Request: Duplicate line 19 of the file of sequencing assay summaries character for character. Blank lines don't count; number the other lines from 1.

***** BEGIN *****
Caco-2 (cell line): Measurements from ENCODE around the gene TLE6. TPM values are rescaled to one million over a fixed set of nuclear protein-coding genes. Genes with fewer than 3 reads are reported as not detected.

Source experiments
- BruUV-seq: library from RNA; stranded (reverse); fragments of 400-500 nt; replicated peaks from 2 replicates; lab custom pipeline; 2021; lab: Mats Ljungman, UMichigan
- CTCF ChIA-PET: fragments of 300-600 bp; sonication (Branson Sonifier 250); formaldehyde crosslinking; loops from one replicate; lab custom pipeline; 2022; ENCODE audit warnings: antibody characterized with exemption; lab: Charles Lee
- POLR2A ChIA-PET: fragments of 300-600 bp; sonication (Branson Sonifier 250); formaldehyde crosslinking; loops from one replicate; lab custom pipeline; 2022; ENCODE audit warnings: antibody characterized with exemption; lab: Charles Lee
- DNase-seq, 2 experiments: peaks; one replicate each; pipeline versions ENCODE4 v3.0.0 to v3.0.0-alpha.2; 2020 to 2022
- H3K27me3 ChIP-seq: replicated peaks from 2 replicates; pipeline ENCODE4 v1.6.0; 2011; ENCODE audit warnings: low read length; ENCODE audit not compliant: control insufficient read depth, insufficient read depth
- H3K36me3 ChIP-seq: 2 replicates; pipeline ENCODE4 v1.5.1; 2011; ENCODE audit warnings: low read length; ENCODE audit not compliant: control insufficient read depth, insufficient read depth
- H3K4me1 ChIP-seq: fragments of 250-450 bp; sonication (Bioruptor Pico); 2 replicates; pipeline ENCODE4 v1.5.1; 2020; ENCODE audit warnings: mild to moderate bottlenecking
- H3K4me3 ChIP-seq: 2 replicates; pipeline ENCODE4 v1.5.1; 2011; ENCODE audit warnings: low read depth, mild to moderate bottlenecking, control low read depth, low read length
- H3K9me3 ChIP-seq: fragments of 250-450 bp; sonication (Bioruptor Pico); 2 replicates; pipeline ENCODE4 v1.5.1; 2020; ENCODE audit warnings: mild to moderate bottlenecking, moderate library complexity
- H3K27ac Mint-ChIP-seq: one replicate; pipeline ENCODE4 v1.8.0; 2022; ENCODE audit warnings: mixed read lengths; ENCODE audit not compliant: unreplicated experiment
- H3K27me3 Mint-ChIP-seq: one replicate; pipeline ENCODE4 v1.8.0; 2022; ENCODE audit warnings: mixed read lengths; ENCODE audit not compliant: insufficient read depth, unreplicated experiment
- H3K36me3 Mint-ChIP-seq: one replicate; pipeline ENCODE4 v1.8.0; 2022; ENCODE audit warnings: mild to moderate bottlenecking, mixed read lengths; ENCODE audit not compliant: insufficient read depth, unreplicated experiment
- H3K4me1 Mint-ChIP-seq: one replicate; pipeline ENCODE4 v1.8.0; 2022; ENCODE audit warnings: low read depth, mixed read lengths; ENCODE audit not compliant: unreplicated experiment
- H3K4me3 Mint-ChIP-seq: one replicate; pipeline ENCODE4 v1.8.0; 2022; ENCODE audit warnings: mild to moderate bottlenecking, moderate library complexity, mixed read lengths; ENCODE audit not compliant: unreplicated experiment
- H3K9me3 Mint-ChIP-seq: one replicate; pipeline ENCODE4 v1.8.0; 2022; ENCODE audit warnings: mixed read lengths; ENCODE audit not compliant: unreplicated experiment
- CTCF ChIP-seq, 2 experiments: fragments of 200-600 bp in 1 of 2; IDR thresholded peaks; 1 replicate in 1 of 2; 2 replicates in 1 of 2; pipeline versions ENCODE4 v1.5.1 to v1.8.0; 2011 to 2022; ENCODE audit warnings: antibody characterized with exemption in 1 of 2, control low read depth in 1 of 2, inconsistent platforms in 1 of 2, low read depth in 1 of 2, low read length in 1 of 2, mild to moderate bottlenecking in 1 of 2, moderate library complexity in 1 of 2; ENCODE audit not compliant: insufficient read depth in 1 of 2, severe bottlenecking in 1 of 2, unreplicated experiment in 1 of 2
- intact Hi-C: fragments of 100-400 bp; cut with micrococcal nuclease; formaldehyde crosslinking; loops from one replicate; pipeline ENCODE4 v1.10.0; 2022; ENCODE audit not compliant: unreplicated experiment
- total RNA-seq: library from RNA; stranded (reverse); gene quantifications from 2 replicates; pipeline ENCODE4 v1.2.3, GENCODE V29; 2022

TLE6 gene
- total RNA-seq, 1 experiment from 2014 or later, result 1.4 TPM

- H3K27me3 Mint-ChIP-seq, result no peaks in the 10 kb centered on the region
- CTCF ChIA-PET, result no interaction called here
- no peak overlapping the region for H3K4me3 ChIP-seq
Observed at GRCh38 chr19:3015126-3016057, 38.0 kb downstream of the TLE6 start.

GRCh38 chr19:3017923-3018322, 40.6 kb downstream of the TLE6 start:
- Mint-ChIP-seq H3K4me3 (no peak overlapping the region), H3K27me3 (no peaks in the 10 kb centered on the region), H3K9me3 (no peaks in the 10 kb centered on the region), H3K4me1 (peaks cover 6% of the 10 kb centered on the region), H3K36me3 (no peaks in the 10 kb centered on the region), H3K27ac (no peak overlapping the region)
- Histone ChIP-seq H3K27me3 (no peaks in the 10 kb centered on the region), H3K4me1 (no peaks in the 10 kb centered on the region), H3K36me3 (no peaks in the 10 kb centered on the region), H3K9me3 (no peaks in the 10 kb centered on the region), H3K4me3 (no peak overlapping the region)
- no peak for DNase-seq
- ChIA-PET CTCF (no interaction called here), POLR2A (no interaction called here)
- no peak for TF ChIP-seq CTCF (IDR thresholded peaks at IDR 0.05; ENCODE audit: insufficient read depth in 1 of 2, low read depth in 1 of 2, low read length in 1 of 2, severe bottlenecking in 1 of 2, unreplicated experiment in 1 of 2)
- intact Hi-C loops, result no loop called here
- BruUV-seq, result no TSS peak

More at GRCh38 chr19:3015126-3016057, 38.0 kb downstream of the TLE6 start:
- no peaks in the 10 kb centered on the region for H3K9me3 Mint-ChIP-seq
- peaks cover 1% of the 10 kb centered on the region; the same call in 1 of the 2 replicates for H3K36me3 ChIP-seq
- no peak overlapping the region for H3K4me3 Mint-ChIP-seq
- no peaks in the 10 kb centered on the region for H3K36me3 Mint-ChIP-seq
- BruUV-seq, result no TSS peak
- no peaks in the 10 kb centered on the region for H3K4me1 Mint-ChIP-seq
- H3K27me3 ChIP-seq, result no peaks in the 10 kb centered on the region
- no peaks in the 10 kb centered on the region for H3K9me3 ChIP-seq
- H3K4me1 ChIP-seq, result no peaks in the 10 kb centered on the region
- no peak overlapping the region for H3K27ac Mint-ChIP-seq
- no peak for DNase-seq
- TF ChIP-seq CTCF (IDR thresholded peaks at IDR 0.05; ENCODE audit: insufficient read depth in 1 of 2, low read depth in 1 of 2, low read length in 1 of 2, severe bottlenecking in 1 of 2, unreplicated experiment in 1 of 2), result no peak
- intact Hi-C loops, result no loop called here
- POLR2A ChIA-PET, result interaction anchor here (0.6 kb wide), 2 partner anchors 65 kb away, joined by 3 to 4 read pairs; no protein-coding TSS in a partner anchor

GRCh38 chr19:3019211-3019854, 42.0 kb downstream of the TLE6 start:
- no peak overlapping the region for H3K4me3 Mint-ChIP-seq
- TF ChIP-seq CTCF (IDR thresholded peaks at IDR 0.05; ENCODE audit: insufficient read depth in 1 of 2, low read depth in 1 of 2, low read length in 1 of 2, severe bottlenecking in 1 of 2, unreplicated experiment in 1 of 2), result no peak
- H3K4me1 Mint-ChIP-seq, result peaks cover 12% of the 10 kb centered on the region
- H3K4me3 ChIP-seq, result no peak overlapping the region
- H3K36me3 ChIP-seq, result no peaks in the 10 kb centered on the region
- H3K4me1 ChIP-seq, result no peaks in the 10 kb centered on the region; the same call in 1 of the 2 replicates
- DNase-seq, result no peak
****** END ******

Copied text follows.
- intact Hi-C: fragments of 100-400 bp; cut with micrococcal nuclease; formaldehyde crosslinking; loops from one replicate; pipeline ENCODE4 v1.10.0; 2022; ENCODE audit not compliant: unreplicated experiment